I’m most of the way through a third novel, Silent, a psychological thriller set in the North, aimed at teenagers and the Young Adult market.
In Silent, central character Gavin (17) attends a special school for gifted musicians after getting in trouble with the police back in London. But events from the past threaten the safety of the students, along with current mind games, and Gavin finds himself drawn into confusion and danger:
The atmosphere had changed and I thought the town looked pretty unattractive now. Dying feel. Black, grey sea with its lapping waves. Tide in. Cheerless sky. Daylight ebbing away. The pylon-like structure holding up the pier. The abandoned vendor booths and empty cider cans. The dome-like room of the Grand Theatre, aged and grimy. Closer to the sea, I detected a scent, a mixture of pickled onions and diesel that seemed to get stronger and stronger, and once more, I wondered why a family like the Harlesden’s had chosen to host their piano master classes in a town like this one.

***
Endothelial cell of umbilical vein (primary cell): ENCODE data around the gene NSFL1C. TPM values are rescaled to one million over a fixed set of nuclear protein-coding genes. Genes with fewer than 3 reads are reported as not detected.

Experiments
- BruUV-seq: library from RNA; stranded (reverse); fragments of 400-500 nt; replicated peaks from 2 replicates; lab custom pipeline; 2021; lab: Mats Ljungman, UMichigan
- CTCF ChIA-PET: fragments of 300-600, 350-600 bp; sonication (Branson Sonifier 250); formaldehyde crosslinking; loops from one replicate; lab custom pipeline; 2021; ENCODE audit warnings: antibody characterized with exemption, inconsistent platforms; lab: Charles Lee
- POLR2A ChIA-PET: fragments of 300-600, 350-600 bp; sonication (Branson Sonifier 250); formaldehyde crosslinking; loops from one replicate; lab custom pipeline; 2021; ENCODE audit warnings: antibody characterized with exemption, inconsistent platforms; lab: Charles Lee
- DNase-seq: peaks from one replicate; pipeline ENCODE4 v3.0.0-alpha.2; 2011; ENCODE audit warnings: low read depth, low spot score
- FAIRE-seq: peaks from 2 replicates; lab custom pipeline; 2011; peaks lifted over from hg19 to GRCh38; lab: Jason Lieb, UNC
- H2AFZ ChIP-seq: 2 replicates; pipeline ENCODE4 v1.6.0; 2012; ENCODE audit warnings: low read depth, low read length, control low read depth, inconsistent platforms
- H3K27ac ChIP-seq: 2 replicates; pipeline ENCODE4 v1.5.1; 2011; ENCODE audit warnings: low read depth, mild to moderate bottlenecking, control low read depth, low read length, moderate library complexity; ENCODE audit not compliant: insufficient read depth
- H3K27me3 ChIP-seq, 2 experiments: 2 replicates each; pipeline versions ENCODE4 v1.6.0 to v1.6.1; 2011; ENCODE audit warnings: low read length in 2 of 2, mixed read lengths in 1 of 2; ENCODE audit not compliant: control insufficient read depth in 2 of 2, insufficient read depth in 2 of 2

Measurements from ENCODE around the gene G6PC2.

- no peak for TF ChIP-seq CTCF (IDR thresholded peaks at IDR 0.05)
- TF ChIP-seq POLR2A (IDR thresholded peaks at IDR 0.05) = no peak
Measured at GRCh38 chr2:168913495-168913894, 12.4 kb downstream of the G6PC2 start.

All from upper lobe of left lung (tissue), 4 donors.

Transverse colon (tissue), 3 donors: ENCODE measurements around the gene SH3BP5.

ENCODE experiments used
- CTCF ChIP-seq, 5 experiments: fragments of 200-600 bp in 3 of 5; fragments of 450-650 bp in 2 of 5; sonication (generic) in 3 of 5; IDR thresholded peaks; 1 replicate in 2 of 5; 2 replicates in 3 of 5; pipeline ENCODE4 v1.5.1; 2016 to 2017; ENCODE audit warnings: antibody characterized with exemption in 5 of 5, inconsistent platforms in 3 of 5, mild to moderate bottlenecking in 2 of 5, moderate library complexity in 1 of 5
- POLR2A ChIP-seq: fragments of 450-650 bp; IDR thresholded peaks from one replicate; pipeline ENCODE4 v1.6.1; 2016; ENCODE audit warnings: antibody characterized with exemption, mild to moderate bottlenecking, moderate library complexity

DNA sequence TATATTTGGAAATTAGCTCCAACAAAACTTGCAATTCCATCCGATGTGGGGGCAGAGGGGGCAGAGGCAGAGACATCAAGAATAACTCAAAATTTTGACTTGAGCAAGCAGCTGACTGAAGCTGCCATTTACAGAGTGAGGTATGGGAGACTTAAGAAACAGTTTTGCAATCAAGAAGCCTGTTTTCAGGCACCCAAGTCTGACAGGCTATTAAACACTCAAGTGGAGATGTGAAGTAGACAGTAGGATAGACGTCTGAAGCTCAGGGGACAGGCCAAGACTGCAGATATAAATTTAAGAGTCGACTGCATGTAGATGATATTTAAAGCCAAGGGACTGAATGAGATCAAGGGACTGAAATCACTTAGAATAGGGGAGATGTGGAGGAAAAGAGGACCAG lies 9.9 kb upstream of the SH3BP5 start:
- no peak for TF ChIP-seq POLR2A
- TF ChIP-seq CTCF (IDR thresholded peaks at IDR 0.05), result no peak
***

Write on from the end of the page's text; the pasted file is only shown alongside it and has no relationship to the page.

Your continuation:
The sun had begun to set over the horizon, a strident shade of scarlet and purple, and the smell from the sea intensified. The late evening breeze turned chilly, brushing my cheeks, cooling them. So Philippa had invited Dawn and Paul too. For a moment or two, I considered giving the party a miss and getting a cab back. I wished people would stop picking on me and treating me like a kid.